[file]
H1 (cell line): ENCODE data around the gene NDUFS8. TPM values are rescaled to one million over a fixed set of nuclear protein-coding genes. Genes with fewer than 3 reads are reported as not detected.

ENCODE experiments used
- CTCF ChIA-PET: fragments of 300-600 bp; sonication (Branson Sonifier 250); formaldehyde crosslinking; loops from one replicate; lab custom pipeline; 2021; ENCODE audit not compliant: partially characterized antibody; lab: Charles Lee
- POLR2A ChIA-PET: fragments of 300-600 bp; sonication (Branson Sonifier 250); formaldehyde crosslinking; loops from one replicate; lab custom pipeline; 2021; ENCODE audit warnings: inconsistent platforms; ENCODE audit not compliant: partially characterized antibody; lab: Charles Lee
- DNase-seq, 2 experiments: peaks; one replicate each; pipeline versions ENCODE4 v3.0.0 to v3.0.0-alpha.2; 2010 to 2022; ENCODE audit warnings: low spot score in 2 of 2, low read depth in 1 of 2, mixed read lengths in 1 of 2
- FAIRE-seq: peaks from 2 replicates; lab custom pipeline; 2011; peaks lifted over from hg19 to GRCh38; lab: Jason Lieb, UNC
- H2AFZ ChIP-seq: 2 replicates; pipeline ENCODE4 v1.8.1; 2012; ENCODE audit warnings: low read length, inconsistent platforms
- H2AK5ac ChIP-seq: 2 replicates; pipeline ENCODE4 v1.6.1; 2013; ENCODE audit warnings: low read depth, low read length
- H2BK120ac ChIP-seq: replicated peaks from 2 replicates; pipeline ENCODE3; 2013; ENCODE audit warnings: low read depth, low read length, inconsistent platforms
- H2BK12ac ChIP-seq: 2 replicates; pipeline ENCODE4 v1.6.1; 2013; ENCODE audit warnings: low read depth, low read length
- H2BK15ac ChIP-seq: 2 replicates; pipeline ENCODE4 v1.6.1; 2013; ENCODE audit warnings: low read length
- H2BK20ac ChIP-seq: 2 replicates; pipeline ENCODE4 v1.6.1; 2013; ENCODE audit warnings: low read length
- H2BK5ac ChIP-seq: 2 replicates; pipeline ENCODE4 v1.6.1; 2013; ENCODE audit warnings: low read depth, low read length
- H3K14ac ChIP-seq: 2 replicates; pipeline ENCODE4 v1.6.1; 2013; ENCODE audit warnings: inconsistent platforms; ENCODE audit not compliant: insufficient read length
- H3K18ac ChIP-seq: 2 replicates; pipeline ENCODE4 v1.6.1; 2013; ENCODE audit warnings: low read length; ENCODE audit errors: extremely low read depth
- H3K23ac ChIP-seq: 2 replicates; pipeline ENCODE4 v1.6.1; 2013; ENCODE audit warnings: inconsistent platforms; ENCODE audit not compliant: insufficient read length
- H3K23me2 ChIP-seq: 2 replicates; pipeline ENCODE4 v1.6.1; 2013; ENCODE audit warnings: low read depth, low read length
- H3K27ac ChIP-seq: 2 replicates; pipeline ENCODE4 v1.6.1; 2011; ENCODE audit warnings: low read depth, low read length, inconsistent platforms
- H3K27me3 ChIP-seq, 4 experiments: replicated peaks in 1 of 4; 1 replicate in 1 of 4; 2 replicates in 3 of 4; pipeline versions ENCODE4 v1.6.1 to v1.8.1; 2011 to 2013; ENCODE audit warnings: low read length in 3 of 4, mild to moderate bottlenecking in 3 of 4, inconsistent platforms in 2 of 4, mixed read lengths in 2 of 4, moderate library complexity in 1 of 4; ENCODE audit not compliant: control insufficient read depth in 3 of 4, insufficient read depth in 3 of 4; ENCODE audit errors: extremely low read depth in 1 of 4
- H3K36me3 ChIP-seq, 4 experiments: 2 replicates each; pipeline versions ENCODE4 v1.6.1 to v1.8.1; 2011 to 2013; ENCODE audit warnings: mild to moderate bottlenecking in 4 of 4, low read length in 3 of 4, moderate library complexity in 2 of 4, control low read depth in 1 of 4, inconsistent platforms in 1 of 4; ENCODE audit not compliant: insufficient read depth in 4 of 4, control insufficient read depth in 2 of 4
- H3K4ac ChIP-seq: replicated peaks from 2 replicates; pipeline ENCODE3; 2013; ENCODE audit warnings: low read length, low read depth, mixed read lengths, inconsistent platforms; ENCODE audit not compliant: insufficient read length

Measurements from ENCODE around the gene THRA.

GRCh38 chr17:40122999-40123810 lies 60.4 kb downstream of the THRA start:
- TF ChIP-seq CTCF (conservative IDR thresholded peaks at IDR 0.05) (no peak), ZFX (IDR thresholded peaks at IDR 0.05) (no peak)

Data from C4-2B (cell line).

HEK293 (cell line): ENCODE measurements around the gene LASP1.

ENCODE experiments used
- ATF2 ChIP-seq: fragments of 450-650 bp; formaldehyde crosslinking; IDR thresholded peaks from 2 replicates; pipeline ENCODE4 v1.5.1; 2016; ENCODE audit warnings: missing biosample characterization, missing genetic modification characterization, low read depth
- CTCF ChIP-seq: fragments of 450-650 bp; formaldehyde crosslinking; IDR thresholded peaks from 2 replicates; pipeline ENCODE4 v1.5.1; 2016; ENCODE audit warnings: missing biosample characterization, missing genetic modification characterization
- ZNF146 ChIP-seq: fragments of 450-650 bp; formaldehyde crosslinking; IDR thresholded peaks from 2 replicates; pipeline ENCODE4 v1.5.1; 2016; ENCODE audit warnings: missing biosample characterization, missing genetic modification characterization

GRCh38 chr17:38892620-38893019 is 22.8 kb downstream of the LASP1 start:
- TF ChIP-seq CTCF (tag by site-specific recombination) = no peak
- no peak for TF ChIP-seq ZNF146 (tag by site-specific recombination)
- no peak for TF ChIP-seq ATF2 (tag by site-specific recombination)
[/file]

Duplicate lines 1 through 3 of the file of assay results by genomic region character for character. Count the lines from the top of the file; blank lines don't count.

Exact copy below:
H1 (cell line): ENCODE data around the gene NDUFS8. TPM values are rescaled to one million over a fixed set of nuclear protein-coding genes. Genes with fewer than 3 reads are reported as not detected.

ENCODE experiments used
- CTCF ChIA-PET: fragments of 300-600 bp; sonication (Branson Sonifier 250); formaldehyde crosslinking; loops from one replicate; lab custom pipeline; 2021; ENCODE audit not compliant: partially characterized antibody; lab: Charles Lee